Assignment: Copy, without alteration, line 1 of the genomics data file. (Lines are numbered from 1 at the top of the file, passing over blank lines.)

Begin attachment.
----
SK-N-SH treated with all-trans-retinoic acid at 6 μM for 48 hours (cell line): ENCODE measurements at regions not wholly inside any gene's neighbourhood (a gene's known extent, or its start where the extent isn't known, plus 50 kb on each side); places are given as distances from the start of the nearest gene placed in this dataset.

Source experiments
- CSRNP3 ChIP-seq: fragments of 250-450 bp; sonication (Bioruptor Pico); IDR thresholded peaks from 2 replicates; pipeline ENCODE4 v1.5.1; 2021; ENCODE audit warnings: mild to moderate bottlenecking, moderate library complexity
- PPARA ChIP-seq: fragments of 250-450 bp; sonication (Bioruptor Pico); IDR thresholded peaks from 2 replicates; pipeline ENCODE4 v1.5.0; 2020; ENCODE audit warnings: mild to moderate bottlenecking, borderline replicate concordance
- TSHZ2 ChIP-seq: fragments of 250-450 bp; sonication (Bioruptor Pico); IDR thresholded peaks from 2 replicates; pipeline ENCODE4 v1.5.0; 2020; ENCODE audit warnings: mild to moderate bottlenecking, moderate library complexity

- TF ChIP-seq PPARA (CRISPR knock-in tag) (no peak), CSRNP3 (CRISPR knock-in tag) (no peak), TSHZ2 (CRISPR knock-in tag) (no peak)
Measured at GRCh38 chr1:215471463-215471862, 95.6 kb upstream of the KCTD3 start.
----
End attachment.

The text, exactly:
SK-N-SH treated with all-trans-retinoic acid at 6 μM for 48 hours (cell line): ENCODE measurements at regions not wholly inside any gene's neighbourhood (a gene's known extent, or its start where the extent isn't known, plus 50 kb on each side); places are given as distances from the start of the nearest gene placed in this dataset.